Kids and Collecting – Part 2 – TSWBAT and how to apply it to your kids
Sometimes I am a teacher, and although most of my teaching has been with adults, I have also taught in high school. So it seems to me that I would do well to write about children and collecting from a teacher’s point of view. I don’t have children of my own, and I’m not entirely sure this is a disadvantage. I have a more global vision of the subject, I think. For example, are you the parent of a novice collector who has brought home all the repellent bugs he has found and left them loose around the house?
Or are you -like me- an uncle who has things and ideas to share with a niece or nephew -and
My sisters bear the consequences. Or are you a parent who has a beloved X collection and hopes to share your love of the subject with your children? In fact, is your child young enough to feel your excitement and joy, or has he reached the age where collecting X is “like…totally tired -for sure- I mean, like… .. how gay.” (No opinions on ‘gay,’ but I learned from one of my nieces that ‘gay’ is not necessarily an insult, but rather refers to something outside the speaker’s universe. In my time, or perhaps a little earlier, we would have used the word ‘square’).
Here I blatantly plagiarize myself. (See below for a link to the entire article.)
Teachers do all sorts of things to keep our students motivated/prepared/willing/awake enough, etc. to learn. Collecting is a wonderful and painless way to do this.
Consider, for example, philately and geography. A child who has somehow received a Timbuktu stamp only has to wonder where Timbuktu is. If there is a gazetteer and/or a large world map somewhere in the house, the education HAS to follow. A word of warning though: there is a fine line between helping a child learn and irritating the little one beyond all tolerance. You don’t need to be an expert on a certain subject or collectible to teach your kids. Let them follow their own interests.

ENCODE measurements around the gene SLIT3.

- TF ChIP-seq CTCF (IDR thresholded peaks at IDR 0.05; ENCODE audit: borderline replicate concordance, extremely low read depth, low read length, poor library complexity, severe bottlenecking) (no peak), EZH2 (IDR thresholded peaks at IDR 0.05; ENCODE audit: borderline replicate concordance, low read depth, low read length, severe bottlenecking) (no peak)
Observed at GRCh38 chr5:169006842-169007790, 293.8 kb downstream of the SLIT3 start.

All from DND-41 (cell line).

So how do you use scavenging to spark curiosity and prevent what comes up as a battle of wills to get the kid to clean up every day and keep going for the long haul? And — maybe, just maybe — carry a childhood whim into adulthood. (F’rinstance, a guy named Greg Martin had a fondness for guns when he was young and turned it into a wonderful and successful business called Greg Martin Auctions [http://www.gregmartinauctions.com/gma/index.asp].)
Well, you start at the end. You wonder where you want the child to end up. In educational jargon, this is called TSWBAT (pronounced twîz bât) and list what the student will be able to… Not a bad idea. Starting at the end is the foundation of most planning efforts, but the value here has to do with opening your mind to it. For example, it would be very nice to take the previous example of philately and have the objective of “teaching geography”. But he had better say to himself, “Little Johnny will receive a stamp and an envelope that have been mailed from each of the 50 states and he
they’ll be able to find all 50 on the map by the start of school next fall.” (Have you seen The Tonight Show when Jay Leno does Jay-Walking and asks people on the sidewalk where Europe is and someone guesses it’s the capital from Canada? I am a little embarrassed to admit that I am a teacher.)
Now, when they tried to teach me this planning thing in various b’ness classes I had to take, I seem to remember that after defining where we want to be when we get there, we start planning the steps necessary to get there. . It seems reasonable. What is perhaps a little unreasonable, though, is the number of things a child insists he needs to get the job done. But then again, maybe not. Please remember, she thought, that childhood is about trying a lot of things and giving up some of them, or maybe even most of them, in favor of what will become his passions.